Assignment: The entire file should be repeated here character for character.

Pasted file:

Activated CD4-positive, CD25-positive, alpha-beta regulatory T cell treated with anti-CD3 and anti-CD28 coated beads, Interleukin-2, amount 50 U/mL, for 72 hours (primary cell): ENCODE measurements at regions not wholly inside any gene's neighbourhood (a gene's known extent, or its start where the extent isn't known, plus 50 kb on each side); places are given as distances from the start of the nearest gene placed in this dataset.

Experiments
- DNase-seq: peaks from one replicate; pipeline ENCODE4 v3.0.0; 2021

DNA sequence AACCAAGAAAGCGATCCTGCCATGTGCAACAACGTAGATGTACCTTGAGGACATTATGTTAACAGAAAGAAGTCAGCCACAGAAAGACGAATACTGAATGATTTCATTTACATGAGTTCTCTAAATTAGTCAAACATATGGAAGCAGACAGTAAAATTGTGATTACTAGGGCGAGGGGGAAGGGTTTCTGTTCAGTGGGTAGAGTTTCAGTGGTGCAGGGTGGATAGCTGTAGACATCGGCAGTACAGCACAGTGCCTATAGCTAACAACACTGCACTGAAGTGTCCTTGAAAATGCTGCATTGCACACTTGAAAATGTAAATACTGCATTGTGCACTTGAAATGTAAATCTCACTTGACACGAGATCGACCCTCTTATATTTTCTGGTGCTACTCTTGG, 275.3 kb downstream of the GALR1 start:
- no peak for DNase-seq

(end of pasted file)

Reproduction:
Activated CD4-positive, CD25-positive, alpha-beta regulatory T cell treated with anti-CD3 and anti-CD28 coated beads, Interleukin-2, amount 50 U/mL, for 72 hours (primary cell): ENCODE measurements at regions not wholly inside any gene's neighbourhood (a gene's known extent, or its start where the extent isn't known, plus 50 kb on each side); places are given as distances from the start of the nearest gene placed in this dataset.

Experiments
- DNase-seq: peaks from one replicate; pipeline ENCODE4 v3.0.0; 2021

DNA sequence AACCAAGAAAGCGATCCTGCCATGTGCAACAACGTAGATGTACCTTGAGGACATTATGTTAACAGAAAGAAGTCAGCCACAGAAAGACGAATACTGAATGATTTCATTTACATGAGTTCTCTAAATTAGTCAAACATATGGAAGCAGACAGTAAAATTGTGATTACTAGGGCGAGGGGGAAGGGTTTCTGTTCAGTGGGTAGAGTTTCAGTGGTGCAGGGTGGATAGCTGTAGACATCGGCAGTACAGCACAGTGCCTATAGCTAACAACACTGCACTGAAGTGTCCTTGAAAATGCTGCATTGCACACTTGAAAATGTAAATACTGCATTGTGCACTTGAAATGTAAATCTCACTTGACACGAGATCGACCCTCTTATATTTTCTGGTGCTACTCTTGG, 275.3 kb downstream of the GALR1 start:
- no peak for DNase-seq